Juneau’s state legislative delegation told a half-dozen members of the Juneau Assembly on Thursday morning that the state’s budget outlook isn’t rosy.
Democratic Sen. Dennis Egan said there are real risks to middle-class public sector jobs under threat by budget cuts.
“If we do what we did last year we’re in deep trouble,” Egan said. “Especially this community because of all the public sector jobs that are here. And they’re not — and I don’t want to bad mouth anybody — but they’re not McDonald’s cashier jobs; they’re high paying jobs.”
Rep. Sam Kito III, also a Democrat, said that the House’s mostly Democrat majority coalition will be pushing back against the Republican-led Senate’s proposed $750 million in spending cuts over three years.
“Seven-hundred-fifty million dollars out of $3.2 billion of the deficit would have a devastating impact on Alaska’s economy because that money goes into jobs, into education, into health care,” Kito said. “If we cut the budget, try to balance our budget, we are are going to be taking money away from vital industries in the state.”
Newly elected Democratic Rep. Justin Parish said that coastal Alaska is well-represented in the House coalition. And he said the coalition will revisit the principle of the state paying out more to oil companies in tax credits than it receives in royalties. The state revenue department estimates that at least $650 million in tax credits will be owed to oil firms by mid-year.
“We are of course also going to be looking at the huge subsidies which we’re currently giving to the oil industry,” Parish said. “It’s hundreds of millions of dollars that’s leaving Alaska and that deserves some attention.”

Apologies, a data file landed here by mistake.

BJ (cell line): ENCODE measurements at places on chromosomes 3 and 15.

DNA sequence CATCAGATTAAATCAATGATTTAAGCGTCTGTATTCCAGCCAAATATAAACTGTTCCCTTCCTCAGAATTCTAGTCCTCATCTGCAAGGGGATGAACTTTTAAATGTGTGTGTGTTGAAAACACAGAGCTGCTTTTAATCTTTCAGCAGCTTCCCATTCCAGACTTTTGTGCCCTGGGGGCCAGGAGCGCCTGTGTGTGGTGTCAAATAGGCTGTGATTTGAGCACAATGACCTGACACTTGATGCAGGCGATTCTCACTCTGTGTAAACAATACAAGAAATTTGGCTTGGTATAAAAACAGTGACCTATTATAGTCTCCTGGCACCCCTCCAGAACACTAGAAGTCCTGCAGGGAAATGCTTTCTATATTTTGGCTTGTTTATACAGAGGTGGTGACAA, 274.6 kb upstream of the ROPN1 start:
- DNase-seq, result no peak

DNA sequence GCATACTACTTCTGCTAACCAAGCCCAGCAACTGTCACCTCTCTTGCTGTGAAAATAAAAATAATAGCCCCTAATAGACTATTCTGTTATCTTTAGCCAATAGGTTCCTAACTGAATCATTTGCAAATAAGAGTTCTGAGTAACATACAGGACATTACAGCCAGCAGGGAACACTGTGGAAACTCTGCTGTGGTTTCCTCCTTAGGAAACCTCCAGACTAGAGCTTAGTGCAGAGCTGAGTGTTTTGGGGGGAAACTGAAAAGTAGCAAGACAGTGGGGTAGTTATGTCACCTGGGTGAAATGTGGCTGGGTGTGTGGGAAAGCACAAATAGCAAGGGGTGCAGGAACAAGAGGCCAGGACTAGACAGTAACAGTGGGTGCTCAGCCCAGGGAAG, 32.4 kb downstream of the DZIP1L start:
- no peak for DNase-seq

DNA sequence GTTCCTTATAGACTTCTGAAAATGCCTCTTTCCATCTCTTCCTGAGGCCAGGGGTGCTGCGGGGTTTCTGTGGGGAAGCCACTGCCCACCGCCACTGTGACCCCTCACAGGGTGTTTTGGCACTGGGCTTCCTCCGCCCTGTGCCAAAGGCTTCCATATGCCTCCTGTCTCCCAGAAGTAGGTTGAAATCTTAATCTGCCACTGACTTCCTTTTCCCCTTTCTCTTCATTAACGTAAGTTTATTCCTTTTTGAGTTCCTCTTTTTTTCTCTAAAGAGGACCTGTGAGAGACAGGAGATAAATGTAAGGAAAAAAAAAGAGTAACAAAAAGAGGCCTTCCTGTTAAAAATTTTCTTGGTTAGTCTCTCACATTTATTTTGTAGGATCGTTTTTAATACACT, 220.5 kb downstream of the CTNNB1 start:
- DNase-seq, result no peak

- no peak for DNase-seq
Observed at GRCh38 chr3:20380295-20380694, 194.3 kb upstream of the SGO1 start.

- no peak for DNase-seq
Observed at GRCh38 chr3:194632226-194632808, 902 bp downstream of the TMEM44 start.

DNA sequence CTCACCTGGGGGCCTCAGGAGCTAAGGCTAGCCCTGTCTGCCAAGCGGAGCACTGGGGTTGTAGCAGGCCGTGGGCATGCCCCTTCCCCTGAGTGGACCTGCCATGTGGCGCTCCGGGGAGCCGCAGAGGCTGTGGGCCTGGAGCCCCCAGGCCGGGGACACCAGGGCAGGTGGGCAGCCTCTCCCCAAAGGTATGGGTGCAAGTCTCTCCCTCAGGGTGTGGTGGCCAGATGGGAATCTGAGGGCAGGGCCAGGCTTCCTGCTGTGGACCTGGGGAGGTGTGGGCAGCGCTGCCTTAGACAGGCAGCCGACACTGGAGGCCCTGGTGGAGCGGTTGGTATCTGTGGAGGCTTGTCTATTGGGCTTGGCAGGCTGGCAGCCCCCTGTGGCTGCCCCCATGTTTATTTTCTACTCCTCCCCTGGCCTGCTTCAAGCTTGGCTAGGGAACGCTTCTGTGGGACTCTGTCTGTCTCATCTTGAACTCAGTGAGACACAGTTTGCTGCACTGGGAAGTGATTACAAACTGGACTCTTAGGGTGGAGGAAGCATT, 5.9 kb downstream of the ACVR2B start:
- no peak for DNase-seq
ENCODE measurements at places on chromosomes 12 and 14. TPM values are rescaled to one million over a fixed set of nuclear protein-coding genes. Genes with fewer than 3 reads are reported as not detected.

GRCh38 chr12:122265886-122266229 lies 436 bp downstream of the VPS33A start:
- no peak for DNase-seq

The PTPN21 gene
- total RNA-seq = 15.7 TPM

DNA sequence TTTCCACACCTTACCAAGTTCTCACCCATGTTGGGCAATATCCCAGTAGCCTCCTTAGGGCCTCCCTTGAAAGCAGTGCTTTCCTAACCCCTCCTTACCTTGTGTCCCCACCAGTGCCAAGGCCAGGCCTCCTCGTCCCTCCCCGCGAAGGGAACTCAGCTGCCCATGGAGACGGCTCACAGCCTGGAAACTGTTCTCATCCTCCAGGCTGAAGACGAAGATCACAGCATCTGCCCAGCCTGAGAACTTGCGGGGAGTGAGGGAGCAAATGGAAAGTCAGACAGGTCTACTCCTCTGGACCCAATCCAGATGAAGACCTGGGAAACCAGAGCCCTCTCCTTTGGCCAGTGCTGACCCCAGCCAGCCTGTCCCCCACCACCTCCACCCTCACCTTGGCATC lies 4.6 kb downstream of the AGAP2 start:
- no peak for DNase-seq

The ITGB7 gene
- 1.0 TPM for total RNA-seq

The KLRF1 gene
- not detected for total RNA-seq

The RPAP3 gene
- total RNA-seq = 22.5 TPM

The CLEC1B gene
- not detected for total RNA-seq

The Juneau Assembly inquired about the Juneau Access Project, which Gov. Bill Walker effectively killed in December. Assembly member Debbie White said that the unspent $40 million earmarked for Juneau’s stalled road extension project should remain committed to greater access.
“When the governor went with the no-build decision on Juneau Access there was some money that was set aside for that project,” White said, “I would just implore you guys that if you can’t protect that money completely to please do all you can to at least make sure it’s used in the northern Lynn Canal corridor.”
Kito told the Assembly that one possibility is improvements made at Skagway’s port that would accommodate the new Alaska-class ferries and also add crew cabins to allow multi-day voyages in the Gulf of Alaska.
Juneau Mayor Ken Koelsch and Assembly members Mary Becker and Beth Weldon were absent from the morning meeting.
- A lawsuit filed in federal court this week seeks to remove the residency requirement for people gathering signatures for state ballot initiatives.
- For the second time in two years, a Skagway political figure has been ordered to pay a fine for incomplete financial disclosures. Assembly hopeful Dan Henry failed to disclose substantial debt on his candidate paperwork. He will still be able to run for office in the upcoming election.
- Administration officials have a mouthful of a name for it: the “capped hybrid head tax.” It's a flat 1.5 percent of wages and self-employment income, with a maximum of twice the value of that year's Alaska Permanent Fund dividend.
- A federal district court has sided with conservationists fighting to preserve the U.S. Forest Service's "roadless rule" that limits road building in national forests. Alaska conservationists opposed to expanded logging in Tongass National Forest hailed the ruling as a victory.